LNTUP

Everton Were Held By Crystal Palace At Selhurst Park In An Entertaining Encounter

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Roy Hodgson tried to highlight the positives, pointing to the chances Crystal Palace had created and the relative few they had conceded, and offering the visitors’ tally of fouls – 26 – as evidence of Everton’s desperation to wrest back some control. But, in the end, all that truly remained was exasperation. “I can’t ask for more than I got from the players, but I must admit to being bitterly disappointed,” he said. “I want to see points on the board.”

Palace are not performing like a side condemned to the foot of the division, with this the latest encouraging display that merited more than a mere point. They have belatedly injected some zest into their attacking play, boast pace and invention and their control of possession is less slapdash than it was. But they are still not winning games, and their leeway for dropping the odd point has gone. If Everton, such an awkward mishmash of a team, cannot be overcome, then who can?

The hosts were the more threatening team throughout, with Wilfried Zaha, Andros Townsend and Ruben Loftus-Cheek irrepressible. They eased ahead after barely 50 seconds, overcame a sense of injustice at Everton’s first equaliser to regain their lead and were even the more persuasive team after the interval. Yet the sight of Jordan Pickford pawing away efforts from Luka Milivojevic and Christian Benteke late on drew wails of frustration from the locals. This was a missed opportunity and, for all the controversy over the award of Leighton Baines’s penalty, it had been gifted to the visitors.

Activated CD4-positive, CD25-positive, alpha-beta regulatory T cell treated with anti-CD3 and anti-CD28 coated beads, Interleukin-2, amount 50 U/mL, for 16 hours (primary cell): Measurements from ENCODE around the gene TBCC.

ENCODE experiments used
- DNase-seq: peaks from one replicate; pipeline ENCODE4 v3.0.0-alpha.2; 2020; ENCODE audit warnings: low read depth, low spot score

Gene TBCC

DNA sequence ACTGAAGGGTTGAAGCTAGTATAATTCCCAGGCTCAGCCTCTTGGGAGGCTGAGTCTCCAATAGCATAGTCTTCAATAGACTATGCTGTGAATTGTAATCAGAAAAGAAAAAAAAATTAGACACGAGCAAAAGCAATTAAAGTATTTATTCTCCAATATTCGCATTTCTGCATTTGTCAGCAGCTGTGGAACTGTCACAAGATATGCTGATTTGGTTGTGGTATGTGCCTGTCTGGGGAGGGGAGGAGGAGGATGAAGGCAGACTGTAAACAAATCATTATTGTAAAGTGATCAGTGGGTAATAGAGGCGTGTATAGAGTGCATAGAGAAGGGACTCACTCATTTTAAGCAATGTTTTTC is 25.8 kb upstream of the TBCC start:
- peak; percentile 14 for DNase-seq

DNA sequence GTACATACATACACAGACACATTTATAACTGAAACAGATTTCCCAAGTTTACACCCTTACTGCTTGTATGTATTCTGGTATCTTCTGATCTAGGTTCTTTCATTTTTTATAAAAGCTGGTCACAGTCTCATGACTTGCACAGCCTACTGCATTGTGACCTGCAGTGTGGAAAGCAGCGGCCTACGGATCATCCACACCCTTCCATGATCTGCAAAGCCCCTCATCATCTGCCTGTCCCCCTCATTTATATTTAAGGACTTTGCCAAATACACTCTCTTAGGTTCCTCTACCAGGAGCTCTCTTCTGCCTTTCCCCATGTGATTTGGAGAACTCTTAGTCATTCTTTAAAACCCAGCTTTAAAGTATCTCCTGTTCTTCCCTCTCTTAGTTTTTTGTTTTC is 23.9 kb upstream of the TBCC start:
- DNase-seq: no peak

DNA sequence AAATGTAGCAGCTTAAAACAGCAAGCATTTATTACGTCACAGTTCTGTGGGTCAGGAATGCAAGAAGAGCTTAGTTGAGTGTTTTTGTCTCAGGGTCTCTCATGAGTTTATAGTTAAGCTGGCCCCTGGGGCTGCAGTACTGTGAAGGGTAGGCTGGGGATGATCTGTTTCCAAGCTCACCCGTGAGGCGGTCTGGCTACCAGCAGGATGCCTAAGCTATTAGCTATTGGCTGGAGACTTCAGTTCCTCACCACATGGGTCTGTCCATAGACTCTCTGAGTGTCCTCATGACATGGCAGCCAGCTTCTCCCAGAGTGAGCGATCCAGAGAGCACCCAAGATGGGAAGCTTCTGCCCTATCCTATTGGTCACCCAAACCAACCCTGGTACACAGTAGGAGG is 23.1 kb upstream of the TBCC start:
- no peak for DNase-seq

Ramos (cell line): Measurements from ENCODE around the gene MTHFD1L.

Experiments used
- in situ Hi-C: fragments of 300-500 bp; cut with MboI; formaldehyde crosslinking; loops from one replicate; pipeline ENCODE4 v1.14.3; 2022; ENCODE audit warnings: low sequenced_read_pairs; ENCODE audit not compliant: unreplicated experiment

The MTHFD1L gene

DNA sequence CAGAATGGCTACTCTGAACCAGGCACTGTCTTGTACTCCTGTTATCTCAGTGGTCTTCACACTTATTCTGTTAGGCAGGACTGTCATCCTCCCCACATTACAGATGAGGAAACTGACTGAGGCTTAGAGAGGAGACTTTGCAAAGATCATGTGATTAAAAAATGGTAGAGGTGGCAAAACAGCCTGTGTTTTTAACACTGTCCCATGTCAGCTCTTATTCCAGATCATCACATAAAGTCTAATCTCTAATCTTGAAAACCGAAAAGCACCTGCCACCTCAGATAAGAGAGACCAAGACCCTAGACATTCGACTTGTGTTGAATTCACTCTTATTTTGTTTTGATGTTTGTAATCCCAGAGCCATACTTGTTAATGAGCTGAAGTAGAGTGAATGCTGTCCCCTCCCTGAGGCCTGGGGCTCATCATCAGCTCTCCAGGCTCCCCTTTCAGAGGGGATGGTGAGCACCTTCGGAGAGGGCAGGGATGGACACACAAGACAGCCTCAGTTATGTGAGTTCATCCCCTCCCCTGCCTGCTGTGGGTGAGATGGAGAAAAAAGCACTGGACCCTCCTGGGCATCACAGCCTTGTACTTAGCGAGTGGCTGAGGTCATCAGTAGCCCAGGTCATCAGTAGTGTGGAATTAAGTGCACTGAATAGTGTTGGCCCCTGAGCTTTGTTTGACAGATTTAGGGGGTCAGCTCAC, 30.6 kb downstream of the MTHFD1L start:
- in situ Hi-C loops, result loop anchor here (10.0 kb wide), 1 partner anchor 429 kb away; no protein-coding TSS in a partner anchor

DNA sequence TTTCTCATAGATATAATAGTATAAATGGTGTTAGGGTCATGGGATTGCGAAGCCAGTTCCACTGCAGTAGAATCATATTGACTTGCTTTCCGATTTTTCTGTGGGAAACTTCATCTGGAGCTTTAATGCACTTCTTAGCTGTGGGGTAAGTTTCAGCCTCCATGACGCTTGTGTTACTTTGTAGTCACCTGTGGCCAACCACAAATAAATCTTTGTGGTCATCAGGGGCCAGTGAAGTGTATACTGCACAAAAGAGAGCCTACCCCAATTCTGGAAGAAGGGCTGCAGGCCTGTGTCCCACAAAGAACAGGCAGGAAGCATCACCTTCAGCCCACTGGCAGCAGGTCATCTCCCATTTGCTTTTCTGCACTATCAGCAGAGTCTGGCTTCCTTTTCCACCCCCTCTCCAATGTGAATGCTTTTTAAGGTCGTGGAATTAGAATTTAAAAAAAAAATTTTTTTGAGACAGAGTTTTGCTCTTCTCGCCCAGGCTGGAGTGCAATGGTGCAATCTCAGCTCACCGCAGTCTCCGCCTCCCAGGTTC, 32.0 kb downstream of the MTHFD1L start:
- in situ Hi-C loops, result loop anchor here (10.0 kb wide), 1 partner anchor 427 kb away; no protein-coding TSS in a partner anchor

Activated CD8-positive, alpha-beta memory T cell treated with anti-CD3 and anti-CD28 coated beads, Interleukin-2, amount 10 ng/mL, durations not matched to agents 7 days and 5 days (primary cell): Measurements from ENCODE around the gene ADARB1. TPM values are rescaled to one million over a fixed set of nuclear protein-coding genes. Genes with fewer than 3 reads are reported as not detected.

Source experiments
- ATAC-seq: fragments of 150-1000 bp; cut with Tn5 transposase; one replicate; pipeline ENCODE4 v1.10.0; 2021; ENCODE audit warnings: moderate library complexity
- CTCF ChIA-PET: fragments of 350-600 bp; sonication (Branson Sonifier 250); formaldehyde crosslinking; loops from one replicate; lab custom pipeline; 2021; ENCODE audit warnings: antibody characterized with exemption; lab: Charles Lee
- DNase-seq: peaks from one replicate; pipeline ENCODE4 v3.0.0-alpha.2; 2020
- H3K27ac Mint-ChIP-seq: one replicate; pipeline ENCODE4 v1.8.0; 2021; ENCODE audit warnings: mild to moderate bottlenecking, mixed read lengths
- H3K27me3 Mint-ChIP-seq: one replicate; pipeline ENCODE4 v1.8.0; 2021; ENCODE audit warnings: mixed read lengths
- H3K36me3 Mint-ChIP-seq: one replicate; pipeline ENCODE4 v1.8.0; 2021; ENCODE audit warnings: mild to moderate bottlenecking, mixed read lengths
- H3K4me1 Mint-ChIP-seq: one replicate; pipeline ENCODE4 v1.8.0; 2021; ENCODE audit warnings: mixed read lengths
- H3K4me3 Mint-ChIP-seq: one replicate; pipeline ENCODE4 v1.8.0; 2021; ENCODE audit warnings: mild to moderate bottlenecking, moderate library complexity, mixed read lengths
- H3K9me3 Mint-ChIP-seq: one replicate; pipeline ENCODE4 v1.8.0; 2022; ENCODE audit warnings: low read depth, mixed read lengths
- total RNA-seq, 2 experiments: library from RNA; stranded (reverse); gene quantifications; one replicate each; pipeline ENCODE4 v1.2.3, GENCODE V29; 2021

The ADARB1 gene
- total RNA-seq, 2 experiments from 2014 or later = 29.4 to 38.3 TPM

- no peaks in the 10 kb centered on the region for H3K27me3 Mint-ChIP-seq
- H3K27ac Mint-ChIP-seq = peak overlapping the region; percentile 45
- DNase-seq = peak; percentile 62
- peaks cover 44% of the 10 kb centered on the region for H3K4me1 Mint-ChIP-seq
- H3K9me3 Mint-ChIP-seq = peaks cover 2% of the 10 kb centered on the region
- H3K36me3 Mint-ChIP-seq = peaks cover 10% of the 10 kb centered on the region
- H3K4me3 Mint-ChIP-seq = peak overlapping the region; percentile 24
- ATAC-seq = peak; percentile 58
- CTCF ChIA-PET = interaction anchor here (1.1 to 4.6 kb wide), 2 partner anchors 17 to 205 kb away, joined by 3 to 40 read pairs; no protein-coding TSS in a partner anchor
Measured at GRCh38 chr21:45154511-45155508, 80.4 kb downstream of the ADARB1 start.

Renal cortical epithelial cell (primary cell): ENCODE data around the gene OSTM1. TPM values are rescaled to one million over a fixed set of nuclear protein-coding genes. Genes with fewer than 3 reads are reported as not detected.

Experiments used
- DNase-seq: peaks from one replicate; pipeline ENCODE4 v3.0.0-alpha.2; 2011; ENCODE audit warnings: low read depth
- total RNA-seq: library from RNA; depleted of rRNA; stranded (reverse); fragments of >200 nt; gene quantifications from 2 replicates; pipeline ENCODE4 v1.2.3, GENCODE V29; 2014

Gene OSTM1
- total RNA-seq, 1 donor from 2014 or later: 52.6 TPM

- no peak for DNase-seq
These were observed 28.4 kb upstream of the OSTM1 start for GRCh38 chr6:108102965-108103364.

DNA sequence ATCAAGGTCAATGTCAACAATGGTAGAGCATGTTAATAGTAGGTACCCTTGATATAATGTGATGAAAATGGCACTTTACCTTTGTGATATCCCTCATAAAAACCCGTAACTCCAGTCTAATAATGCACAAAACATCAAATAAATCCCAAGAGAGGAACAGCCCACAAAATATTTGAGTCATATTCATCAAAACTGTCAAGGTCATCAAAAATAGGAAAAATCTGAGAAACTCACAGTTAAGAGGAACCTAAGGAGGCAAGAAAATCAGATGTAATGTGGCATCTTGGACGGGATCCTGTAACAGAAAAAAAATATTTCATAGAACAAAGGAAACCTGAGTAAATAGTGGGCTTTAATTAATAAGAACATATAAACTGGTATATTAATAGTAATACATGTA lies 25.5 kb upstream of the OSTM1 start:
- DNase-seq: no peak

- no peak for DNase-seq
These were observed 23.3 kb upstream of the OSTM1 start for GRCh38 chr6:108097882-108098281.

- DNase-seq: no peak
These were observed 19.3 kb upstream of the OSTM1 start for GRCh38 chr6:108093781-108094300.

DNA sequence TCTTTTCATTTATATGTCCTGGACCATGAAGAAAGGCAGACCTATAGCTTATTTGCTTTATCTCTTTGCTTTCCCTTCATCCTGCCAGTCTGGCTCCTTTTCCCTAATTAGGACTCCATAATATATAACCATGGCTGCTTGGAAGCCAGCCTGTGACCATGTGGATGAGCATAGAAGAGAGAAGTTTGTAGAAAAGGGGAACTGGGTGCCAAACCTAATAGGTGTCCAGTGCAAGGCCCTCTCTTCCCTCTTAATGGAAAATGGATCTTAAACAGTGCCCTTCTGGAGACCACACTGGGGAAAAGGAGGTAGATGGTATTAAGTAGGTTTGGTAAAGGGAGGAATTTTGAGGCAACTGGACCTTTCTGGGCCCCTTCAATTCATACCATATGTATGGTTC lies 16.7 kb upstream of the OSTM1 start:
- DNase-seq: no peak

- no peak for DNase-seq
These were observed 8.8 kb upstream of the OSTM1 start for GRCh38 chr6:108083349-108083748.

Palace had regained the lead courtesy of Zaha’s superbly constructed goal as the game lurched into stoppage time at the end of the first half, with Julián Speroni dummying Oumar Niasse as he controlled the ball inside his own area. His pass to Scott Dann left the captain in the lurch, Idrissa Gueye duly snapping in to force the ball free. Niasse calmly collected, advanced and slid the visitors’ second equaliser into the corner. “We committed hara-kiri,” said Hodgson. Speroni would make amends of sorts with a fine save from Dominic Calvert‑Lewin after the break, but the sense of deflation at half-time was palpable.

The penalty award, too, had grated. Niasse had been in Palace’s Soho offices on transfer deadline day after terms had effectively been agreed with Everton over an £8m move, only for the plug to be pulled just before the cut-off. Here he was a nuisance with a point to prove, wriggling away from Dann five minutes in and apparently sensing the centre-half might dangle a leg en route. There was no trip forthcoming – the contact was between centre-half’s shoulder and striker’s chest, though it was hardly forceful – but the referee, Anthony Taylor, was still convinced enough by the crumple to award the spot-kick.

“It was a long way away, but it looked like there was contact,” said David Unsworth. “But what I would say is Oumar will always take on an opportunity. If he’s got clipped or pushed …”

Baines scored and Hodgson was still complaining to the fourth official when the second half kicked off, but he recognised his team should have prospered regardless. They had led initially through James McArthur’s volley, the Scot pouncing after Pickford pushed out Loftus-Cheek’s shot. Zaha’s second, converted from Joel Ward’s wonderful centre, would have had him purring, but other opportunities did not yield reward. The winner they craved never came.

Instead it was Unsworth who was thumping his chest in pride at the end, the caretaker still desperate to make this position his own on a full-time basis. “If I get the job, I’ll be delighted,” he said. “But whoever gets the job, I’ll shake them by the hand and wish them the best. What will be will be.”

His team were fortunate, the rather disjointed nature of their squad all too apparent. But they are in a far healthier position than their hosts.